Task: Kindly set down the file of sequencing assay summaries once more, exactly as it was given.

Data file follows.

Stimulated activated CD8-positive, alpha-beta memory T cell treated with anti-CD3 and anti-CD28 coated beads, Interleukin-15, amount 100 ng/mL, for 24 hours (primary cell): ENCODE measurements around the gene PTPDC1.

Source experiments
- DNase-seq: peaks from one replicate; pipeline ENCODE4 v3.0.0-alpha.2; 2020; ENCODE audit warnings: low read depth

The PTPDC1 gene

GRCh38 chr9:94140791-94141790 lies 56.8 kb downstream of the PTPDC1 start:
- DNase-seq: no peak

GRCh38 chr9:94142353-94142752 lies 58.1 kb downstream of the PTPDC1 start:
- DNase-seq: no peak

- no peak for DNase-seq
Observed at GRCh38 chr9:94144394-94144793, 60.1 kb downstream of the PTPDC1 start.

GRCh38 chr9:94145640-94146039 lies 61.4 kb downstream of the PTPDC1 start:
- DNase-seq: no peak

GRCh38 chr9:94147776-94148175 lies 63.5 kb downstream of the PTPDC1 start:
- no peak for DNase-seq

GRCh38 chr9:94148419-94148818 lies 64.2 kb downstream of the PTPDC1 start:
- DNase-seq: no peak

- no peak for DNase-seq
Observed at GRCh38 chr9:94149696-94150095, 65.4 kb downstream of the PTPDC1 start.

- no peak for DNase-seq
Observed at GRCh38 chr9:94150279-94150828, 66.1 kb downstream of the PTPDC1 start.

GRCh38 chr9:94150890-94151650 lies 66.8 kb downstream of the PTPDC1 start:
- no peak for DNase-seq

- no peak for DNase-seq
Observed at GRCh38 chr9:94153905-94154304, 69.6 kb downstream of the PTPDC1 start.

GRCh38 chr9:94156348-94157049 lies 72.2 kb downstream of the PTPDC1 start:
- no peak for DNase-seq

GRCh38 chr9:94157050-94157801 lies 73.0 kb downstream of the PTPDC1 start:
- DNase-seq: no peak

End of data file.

Stimulated activated CD8-positive, alpha-beta memory T cell treated with anti-CD3 and anti-CD28 coated beads, Interleukin-15, amount 100 ng/mL, for 24 hours (primary cell): ENCODE measurements around the gene PTPDC1.

Source experiments
- DNase-seq: peaks from one replicate; pipeline ENCODE4 v3.0.0-alpha.2; 2020; ENCODE audit warnings: low read depth

The PTPDC1 gene

GRCh38 chr9:94140791-94141790 lies 56.8 kb downstream of the PTPDC1 start:
- DNase-seq: no peak

GRCh38 chr9:94142353-94142752 lies 58.1 kb downstream of the PTPDC1 start:
- DNase-seq: no peak

- no peak for DNase-seq
Observed at GRCh38 chr9:94144394-94144793, 60.1 kb downstream of the PTPDC1 start.

GRCh38 chr9:94145640-94146039 lies 61.4 kb downstream of the PTPDC1 start:
- DNase-seq: no peak

GRCh38 chr9:94147776-94148175 lies 63.5 kb downstream of the PTPDC1 start:
- no peak for DNase-seq

GRCh38 chr9:94148419-94148818 lies 64.2 kb downstream of the PTPDC1 start:
- DNase-seq: no peak

- no peak for DNase-seq
Observed at GRCh38 chr9:94149696-94150095, 65.4 kb downstream of the PTPDC1 start.

- no peak for DNase-seq
Observed at GRCh38 chr9:94150279-94150828, 66.1 kb downstream of the PTPDC1 start.

GRCh38 chr9:94150890-94151650 lies 66.8 kb downstream of the PTPDC1 start:
- no peak for DNase-seq

- no peak for DNase-seq
Observed at GRCh38 chr9:94153905-94154304, 69.6 kb downstream of the PTPDC1 start.

GRCh38 chr9:94156348-94157049 lies 72.2 kb downstream of the PTPDC1 start:
- no peak for DNase-seq

GRCh38 chr9:94157050-94157801 lies 73.0 kb downstream of the PTPDC1 start:
- DNase-seq: no peak